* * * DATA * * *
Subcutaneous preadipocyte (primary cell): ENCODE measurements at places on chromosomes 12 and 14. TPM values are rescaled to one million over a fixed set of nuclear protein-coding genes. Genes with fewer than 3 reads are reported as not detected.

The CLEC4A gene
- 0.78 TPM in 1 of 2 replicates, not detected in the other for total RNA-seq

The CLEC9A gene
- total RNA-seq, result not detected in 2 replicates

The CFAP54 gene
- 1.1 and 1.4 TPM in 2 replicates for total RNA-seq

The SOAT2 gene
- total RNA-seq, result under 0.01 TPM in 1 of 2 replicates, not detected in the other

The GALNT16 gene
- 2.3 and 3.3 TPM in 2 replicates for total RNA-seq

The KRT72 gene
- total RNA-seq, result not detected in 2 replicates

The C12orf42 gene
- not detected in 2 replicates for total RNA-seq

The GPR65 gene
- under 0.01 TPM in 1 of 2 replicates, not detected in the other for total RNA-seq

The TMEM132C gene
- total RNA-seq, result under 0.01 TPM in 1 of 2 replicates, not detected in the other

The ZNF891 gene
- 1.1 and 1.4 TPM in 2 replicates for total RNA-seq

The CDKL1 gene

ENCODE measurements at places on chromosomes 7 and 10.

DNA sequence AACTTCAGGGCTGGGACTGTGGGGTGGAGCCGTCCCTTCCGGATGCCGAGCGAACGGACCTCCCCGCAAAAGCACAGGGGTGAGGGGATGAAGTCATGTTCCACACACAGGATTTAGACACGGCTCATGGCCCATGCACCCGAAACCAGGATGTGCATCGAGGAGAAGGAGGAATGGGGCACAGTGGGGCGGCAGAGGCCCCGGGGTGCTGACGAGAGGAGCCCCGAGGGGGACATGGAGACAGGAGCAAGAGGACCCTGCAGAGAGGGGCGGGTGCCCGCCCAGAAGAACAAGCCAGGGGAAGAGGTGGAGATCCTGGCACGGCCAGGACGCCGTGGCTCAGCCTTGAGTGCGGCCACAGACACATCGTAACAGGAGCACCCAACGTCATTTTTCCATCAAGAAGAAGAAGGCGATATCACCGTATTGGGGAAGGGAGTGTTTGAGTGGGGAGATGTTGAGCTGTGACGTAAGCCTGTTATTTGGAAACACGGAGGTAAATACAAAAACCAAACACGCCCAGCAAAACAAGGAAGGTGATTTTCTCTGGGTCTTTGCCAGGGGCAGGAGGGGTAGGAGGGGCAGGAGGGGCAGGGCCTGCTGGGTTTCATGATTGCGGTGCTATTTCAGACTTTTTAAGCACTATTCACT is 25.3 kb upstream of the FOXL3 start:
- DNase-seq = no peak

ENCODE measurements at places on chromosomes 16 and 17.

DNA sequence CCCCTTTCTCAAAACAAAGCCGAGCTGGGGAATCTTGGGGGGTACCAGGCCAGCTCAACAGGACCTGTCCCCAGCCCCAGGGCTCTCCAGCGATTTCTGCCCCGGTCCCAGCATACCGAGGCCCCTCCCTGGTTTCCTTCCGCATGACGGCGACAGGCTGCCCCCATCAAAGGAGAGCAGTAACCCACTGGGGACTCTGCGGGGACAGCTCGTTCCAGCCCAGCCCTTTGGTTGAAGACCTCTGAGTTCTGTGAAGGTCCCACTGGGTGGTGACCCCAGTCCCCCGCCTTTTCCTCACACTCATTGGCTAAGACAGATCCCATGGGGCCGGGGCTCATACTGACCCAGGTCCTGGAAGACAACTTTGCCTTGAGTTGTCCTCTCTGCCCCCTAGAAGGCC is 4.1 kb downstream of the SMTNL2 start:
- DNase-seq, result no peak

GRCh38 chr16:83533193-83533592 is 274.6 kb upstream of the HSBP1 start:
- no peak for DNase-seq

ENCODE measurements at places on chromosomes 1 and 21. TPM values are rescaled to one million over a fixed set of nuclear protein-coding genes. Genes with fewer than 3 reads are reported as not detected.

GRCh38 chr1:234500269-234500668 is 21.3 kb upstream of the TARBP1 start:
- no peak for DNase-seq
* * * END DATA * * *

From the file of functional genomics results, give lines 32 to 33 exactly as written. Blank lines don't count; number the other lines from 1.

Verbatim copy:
GRCh38 chr1:234500269-234500668 is 21.3 kb upstream of the TARBP1 start:
- no peak for DNase-seq